@JunkMail @SepticGentleman @Fernstone Accepted.

@Spoopy Scary Ur gay.

...

...

But also accepted.


Your intimidation is the most flattering compliment I could ever receive.
ft. @Leidenschaft and @Stormflyx

Wheat was grounded in a wooden bowl with blue flower petals, its powdery germ caking with the plant’s moisture. A green egg was cracked into it as a binding agent and continued to be mixed until the mixture became like batter, and water was gradually whisked into the developing potion. Bruno wasn’t much of an alchemist. He saw himself as having no aptitude for magic, and what he did know of alchemy he just chalked up to basic medicine and was only a little better than eating raw poppy. He just knew that some ingredients had anti-inflammatory properties and that he could combine them. How much that would help Janus, though…

Bruno looked over the man sleeping in his bed, the salve over his wounds staining his bandages, and the medicine bowl on the nightstand empty. Either way, Janus was going to live. Whether or not he’d wake soon, or whether he’d still be in pain when he did, was uncertain.

The chair he sat in was by the bed’s foot, and his face was inches away from the only window in the cabin. An arrow was knocked on his short bow, firmly in the man’s grip. Bozo was as restless and alert as he was, it seemed, with a low growl perpetually sitting at the base of the dog’s throat, ready to bark the moment something was off. He was a well-trained and dutiful hound that seemed to ignore the requests for affection from Bruno’s guests, who was grateful to have a companion who’d keep watch should everyone else fall asleep. But sleep, he suspected, wasn’t going to find him tonight. Nor should it, for his home his last bastion and he wasn’t about to let it fall. He made a point of telling the others to keep quiet and to not make any light so that it would stay that way.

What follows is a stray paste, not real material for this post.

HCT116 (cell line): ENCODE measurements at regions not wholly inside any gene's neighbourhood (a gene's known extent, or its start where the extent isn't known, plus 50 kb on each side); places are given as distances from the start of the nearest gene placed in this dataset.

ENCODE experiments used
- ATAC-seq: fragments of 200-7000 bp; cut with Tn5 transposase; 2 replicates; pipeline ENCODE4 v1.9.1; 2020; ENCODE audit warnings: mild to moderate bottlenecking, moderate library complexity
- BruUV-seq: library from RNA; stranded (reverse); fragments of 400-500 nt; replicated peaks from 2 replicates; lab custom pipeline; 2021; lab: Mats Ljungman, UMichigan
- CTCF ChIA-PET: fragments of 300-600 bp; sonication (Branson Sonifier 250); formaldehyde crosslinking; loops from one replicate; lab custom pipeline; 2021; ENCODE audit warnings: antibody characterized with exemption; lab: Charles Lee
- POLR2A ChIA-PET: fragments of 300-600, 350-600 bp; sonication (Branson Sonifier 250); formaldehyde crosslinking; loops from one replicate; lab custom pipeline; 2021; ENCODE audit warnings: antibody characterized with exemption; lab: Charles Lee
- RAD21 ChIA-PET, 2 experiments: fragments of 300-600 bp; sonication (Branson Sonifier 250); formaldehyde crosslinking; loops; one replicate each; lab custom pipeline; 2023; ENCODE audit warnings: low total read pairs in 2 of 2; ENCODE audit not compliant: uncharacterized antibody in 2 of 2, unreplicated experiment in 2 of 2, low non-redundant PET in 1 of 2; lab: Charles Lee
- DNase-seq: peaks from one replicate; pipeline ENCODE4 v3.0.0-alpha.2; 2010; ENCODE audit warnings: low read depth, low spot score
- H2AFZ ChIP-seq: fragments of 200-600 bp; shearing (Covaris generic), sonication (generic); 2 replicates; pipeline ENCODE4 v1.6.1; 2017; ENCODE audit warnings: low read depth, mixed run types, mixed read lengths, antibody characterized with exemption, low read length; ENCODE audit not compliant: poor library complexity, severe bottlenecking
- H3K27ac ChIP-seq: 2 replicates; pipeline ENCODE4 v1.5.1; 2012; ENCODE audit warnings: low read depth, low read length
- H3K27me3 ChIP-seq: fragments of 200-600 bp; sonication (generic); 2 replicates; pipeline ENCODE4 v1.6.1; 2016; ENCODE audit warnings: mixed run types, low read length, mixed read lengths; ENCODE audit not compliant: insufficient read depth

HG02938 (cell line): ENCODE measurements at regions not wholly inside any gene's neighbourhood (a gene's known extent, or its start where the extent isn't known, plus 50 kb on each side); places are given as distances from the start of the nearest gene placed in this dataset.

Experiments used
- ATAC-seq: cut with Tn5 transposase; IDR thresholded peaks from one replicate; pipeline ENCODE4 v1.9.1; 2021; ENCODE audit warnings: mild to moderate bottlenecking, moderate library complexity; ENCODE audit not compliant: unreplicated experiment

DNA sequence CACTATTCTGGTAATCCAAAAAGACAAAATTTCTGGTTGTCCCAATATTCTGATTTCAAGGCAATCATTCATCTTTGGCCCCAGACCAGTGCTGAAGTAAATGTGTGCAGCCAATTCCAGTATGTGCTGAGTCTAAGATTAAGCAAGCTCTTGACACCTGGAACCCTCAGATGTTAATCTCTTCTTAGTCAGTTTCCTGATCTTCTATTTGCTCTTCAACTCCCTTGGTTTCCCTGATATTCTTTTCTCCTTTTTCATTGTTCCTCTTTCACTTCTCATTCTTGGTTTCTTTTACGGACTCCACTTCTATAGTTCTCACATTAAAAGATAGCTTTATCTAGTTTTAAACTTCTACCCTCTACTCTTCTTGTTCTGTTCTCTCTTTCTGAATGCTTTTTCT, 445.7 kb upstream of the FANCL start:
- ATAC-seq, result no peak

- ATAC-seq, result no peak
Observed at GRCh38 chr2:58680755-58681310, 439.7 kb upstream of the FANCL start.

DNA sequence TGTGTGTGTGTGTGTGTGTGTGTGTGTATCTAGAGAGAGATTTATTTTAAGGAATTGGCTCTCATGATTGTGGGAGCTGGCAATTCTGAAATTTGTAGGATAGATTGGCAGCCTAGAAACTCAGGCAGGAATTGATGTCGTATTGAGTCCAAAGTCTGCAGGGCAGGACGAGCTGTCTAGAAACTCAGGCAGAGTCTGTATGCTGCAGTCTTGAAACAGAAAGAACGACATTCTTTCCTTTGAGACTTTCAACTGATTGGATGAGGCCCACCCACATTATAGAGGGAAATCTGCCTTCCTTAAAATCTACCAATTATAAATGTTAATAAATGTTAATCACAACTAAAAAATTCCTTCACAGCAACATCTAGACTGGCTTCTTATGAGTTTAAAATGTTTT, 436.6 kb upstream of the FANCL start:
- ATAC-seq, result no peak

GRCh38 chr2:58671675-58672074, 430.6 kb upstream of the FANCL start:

The sound of groaning from behind called for him, but the shepherd's eyes didn’t peel away from the fence outside.

“You owe me new bed covers.” Bruno grumbled.

“Ain’t crawled myself in here.” Janus squinted out at the big, dark silhouette of Bruno. More so from the headache, and he figured his irritability could be blamed on the same. “How long?”

“Not too long. Couldn’t have been more than an hour.” Bruno finally turned to look at his newly awakened guest. He still looked like he was in rough shape. “Sorry if you still feel like shit. I ain’t much of a doctor, I only know a few tricks. How are you holding up?”

“Ah,” Janus said, trying to sit up, but the words halted in his throat in a grunt when his body wanted nothing of that. He conceded and remained laying, “Could’ve swore you looked like a chirurgeon from the cities.”

He sighed, staring up at the ceiling in the dark room. There was almost no difference between the umbras of Bruno’s house and the sky outside. He looked at the big man’s gleaming eyes in the darkness, and then looked away, “I’m alive.” Janus said simply, “Figure that’s about as best an outcome as any.”

“Do you always do that?” He asked. “Crazy and stupid things, I mean, like charging toward your death. You’re lucky it wasn’t the sharp end that hit your head, lest you be tithing it to that monster’s shoulders.”